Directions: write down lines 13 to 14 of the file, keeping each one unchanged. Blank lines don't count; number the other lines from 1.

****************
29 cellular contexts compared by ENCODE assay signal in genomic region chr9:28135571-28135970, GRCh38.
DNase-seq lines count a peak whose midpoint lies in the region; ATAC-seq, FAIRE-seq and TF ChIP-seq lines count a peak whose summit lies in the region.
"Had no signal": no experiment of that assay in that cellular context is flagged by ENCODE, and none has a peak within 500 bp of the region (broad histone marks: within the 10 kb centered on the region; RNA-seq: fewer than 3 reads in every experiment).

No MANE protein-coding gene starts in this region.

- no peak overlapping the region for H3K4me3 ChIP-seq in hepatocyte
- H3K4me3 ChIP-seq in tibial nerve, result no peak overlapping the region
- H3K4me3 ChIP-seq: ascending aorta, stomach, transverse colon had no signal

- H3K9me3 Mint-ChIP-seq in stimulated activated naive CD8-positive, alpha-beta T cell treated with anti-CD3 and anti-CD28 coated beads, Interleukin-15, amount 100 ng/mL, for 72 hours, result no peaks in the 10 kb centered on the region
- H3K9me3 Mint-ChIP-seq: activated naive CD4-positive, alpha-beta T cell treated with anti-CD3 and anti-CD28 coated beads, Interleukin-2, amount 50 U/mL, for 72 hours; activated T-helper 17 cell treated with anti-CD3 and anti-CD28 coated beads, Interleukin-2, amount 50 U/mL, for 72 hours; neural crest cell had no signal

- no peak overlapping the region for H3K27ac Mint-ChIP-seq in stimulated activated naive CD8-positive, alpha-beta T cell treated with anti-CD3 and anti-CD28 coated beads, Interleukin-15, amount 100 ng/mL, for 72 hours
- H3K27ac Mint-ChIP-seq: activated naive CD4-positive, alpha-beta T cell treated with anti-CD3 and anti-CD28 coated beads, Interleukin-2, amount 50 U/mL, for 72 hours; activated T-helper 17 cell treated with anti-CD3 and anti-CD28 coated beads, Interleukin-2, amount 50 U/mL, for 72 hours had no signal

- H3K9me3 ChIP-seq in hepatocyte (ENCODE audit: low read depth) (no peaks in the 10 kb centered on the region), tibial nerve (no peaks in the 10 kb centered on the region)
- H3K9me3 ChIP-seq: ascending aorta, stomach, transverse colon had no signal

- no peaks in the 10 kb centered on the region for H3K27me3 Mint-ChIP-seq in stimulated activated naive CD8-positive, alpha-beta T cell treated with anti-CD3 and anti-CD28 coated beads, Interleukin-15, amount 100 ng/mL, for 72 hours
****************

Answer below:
- H3K9me3 ChIP-seq: ascending aorta, stomach, transverse colon had no signal

- no peaks in the 10 kb centered on the region for H3K27me3 Mint-ChIP-seq in stimulated activated naive CD8-positive, alpha-beta T cell treated with anti-CD3 and anti-CD28 coated beads, Interleukin-15, amount 100 ng/mL, for 72 hours